BalanceBot - A Self-balancing Robot
Having experienced the fun of riding a Segway I’ve always been impressed with self-balancing systems. In this project I’ve taken a project off the web and tweaked it to make an effective classroom demonstrator. This project is steered with a Nintendo Wii Nunchuk controller using 2.4GHz Wi-Fi and is great for explaining the principles behind self balancing control systems. Why not make one too!
All of the robot chassis components were produced on my 3-D printer and modelled using the free 3-D design package from RS Components, DesignSpark Mechanical. For this design I also constructed an assembly of the complete robot, to ensure that all of the parts aligned. This included simple models of the drive motors and pcb’s. Given the limitations of 3-D printing, the chassis consists of a number of parts screwed together using 3mm nylon countersunk screws. To save on filament material several of the plates are perforate, which also gives limited views of the internal wiring . Instead of using a circuit board I modelled a plate with apertures for the pcb socket strips and glued them into position using soft-melt glue. See a model overview sheet here.
The 50mm drive wheels were modelled with 8 spokes and incorporate locking screws to secure them to the drive shafts. Joop’s idea of using a bicycle inner tube, to dress the wheel for added friction worked well; just trim the rubber with a modelling knife to get a good finish. You will need a 3mm tap to be able to put threads in all of the 2.5mm holes in this design.
The robot is powered from a 11.1v Lipo battery pack, mounted on top of the robot. Its mass provides the inertia necessary to enable the robot to balance. The ON/OFF switch isolates the battery from the circuitry, which enters into a ‘Safe’ mode when first powered up. To make the robot active you need to place it on its back, wait for the two green LEDs to start flashing, then raise the robot into its upright position. The LED flashing rate will increase and go from green to red, then solid red as the angle increases towards it becoming active. To take the robot back into ‘Safe’ mode you need to tilt it more than 30 degrees from top centre.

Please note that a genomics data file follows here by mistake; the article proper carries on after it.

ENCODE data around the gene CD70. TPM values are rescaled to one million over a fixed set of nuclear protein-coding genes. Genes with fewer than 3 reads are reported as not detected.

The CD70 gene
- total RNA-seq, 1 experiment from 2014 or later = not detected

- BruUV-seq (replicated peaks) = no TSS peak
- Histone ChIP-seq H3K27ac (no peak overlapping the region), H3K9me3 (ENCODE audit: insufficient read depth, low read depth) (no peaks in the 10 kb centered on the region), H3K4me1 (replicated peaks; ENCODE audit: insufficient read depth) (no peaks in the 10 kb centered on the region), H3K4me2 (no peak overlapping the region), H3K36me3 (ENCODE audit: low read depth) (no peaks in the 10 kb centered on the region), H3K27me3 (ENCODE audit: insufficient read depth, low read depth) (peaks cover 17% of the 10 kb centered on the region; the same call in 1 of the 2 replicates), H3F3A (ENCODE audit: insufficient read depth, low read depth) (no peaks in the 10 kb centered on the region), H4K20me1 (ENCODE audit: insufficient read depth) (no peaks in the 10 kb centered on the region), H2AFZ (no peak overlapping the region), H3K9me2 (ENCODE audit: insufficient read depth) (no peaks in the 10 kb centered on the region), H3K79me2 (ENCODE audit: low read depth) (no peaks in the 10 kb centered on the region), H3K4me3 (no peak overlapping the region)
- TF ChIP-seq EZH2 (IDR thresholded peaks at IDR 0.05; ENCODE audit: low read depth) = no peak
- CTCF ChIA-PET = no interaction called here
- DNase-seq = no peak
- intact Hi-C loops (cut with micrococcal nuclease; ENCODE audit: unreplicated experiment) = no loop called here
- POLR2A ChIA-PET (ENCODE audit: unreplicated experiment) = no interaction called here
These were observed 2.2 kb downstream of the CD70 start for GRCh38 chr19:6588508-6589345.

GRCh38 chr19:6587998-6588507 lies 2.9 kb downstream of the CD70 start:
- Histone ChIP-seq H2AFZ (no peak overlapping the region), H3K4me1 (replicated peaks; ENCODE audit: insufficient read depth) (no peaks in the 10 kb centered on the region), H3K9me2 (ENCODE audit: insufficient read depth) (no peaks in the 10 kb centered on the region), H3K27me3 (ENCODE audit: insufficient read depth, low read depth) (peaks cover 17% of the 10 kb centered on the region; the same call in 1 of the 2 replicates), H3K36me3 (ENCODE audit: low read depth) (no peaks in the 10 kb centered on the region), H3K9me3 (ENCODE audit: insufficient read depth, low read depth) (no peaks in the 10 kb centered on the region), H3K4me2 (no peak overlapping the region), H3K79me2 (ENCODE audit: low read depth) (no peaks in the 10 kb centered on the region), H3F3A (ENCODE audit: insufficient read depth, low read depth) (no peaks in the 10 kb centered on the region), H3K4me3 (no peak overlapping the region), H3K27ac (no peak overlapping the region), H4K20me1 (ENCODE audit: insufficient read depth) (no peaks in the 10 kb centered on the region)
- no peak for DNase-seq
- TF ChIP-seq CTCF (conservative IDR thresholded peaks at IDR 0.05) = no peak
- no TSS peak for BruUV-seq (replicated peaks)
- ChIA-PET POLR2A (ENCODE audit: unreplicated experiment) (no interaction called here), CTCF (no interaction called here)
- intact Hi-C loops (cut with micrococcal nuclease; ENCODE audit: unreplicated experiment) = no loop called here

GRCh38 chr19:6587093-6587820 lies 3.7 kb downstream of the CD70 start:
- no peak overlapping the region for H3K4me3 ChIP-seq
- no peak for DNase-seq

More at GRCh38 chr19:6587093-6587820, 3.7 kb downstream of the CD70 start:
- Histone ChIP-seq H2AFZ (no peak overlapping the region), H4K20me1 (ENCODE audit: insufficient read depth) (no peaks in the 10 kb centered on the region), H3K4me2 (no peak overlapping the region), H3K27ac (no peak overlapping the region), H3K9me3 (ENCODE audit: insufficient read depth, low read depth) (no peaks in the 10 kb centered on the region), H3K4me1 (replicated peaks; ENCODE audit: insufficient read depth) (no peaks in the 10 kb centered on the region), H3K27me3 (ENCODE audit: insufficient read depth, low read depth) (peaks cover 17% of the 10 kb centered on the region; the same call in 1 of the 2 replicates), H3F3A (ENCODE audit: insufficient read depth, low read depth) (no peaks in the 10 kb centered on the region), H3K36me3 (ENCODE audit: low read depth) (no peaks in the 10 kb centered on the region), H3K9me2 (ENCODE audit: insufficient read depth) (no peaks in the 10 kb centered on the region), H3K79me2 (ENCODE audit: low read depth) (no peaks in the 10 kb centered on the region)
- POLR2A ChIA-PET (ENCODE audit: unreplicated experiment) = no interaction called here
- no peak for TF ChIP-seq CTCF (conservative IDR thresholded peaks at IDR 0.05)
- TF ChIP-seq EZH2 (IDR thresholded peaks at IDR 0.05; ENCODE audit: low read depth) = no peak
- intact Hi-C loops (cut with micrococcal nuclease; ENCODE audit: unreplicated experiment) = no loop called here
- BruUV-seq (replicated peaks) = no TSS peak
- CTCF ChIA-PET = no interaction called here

When the robot receives a data from the remote transceiver connected top the Nunchuk controller it will drive and steer as demanded. Note that the robot needs to lean forwards in order to move forwards; which becomes very apparent if it is placed on a carpet, as the wheels sink into the pile and extra effort is needed to move in these conditions.
The circuit diagram for the robot is shown here on the left, with the Arduino connected to the two stepper motor drivers, the MPU 6050A 3-axis gyroscope and 2.4GHz transceiver. Initially I tried to power the pcbs from the 5v regulator on the NANO, but this did not work, resulting in a dead NANO and gyro! So like Joop I then incorporated a separate 5v regulator, which worked fine. This was therefore mounted behind the front panel, and is not visible at the front.
As I was using a NANO clone the transceiver Rx signal was not strong enough, after passing through the 4k7 ohm resistor, to be detected by the NANO. To overcome this it was necessary to place a 1N4001 diode across the resistor to enable it to pull the signal low enough.
Arduino digital pins aren’t capable of driving stepper motors directly, so we achieve this using two DRV8825 driver pcbs, commonly used in 3-D printers, which generate the necessary waveforms for the motors. Note that you will need to calibrate these driver pcbs to avoid excess current being passed through the motors. Start with the potentiometers turned fully clockwise, and slowly turn counter-clockwise whilst monitoring the battery current. Only connect one motor at a time so as not to confuse the readings.